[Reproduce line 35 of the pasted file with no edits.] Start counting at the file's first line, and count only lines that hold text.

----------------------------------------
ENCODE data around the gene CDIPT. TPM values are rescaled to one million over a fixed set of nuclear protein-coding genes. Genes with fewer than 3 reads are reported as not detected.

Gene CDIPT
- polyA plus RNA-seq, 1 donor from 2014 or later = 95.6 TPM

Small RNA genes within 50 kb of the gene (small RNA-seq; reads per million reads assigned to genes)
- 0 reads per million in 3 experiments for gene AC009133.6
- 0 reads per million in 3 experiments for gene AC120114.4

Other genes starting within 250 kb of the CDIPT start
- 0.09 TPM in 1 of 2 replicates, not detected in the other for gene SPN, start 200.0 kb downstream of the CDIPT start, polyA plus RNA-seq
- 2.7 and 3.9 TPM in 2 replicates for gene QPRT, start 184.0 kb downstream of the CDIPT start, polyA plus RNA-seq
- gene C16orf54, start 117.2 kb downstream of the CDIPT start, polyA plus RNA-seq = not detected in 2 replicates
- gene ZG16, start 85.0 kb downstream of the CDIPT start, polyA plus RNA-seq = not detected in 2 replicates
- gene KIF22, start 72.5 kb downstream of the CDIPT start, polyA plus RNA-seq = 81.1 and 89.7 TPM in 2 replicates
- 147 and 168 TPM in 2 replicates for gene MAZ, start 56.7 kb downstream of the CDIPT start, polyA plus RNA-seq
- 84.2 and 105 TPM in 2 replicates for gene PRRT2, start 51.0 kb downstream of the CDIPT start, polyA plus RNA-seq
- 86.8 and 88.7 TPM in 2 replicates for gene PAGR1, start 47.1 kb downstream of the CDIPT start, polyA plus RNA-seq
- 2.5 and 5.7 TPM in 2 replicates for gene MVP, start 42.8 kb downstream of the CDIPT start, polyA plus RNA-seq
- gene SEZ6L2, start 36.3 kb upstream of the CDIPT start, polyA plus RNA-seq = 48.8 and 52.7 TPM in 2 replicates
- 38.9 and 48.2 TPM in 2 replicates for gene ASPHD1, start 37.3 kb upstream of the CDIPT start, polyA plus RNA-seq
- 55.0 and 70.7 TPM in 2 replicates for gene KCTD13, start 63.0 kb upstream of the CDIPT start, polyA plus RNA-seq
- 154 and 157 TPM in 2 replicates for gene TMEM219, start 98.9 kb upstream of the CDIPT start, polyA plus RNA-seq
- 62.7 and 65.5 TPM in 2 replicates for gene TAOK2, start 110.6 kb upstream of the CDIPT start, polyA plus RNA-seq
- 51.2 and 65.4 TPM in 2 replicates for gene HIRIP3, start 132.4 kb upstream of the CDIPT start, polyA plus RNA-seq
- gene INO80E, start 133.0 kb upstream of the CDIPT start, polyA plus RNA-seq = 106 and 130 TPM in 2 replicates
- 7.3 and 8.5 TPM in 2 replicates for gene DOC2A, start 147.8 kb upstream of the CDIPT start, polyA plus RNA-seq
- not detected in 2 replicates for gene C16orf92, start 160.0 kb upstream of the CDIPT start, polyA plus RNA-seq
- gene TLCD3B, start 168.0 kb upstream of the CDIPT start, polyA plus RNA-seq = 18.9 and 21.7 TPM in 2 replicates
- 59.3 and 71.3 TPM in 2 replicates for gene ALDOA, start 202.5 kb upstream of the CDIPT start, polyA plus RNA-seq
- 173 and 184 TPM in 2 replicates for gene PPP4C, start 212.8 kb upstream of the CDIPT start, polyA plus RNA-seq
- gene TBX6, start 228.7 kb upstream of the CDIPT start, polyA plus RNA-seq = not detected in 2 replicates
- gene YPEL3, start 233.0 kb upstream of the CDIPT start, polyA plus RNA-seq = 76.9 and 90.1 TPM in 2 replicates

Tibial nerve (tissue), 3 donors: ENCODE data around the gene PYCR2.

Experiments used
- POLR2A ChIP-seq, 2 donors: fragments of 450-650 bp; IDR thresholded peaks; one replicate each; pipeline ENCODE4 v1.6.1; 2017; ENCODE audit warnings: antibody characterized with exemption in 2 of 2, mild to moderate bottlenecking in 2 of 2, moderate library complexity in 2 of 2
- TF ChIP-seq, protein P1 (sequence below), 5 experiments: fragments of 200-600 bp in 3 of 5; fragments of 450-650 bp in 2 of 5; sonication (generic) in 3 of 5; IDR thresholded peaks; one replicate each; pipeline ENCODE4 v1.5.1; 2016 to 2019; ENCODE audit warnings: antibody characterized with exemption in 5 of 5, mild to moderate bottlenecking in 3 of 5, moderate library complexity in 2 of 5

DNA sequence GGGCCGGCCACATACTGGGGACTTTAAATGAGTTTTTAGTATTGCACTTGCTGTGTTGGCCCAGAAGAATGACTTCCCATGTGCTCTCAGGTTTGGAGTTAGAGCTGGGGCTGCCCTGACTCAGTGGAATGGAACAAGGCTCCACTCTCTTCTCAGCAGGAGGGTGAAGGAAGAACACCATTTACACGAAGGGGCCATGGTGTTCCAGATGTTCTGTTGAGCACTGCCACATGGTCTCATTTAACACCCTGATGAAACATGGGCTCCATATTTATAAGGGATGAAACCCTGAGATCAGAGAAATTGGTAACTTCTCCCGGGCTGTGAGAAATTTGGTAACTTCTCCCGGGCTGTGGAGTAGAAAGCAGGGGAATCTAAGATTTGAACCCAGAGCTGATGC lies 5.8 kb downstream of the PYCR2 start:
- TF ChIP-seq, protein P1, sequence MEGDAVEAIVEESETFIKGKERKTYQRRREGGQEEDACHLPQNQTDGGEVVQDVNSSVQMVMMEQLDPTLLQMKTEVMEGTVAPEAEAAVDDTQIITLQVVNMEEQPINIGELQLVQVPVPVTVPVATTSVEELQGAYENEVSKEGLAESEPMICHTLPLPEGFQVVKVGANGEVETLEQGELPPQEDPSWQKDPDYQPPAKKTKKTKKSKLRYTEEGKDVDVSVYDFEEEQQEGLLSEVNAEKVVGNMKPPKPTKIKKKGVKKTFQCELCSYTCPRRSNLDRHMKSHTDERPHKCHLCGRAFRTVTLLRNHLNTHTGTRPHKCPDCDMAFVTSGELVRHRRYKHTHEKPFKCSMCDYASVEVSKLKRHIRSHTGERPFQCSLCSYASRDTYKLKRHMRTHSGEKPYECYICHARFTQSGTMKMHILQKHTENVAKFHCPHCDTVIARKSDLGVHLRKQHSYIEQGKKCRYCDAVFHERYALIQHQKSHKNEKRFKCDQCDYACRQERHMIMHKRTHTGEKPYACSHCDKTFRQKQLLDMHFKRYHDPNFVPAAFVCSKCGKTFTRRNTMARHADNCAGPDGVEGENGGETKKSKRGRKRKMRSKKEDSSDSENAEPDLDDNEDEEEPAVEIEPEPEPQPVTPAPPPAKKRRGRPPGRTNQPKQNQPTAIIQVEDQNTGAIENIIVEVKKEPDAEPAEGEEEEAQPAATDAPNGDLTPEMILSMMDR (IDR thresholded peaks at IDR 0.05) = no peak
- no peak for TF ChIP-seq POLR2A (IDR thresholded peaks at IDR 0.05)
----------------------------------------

DNA sequence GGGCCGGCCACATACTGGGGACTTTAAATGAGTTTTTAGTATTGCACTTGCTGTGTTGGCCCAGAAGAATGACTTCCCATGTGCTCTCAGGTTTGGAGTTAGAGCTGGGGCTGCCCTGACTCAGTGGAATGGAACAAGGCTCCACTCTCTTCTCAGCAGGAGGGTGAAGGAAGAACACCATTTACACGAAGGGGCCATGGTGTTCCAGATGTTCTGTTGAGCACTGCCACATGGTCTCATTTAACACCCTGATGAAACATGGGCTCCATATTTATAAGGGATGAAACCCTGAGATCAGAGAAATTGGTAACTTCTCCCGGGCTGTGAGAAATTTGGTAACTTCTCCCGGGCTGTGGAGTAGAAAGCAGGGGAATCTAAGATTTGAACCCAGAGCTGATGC lies 5.8 kb downstream of the PYCR2 start: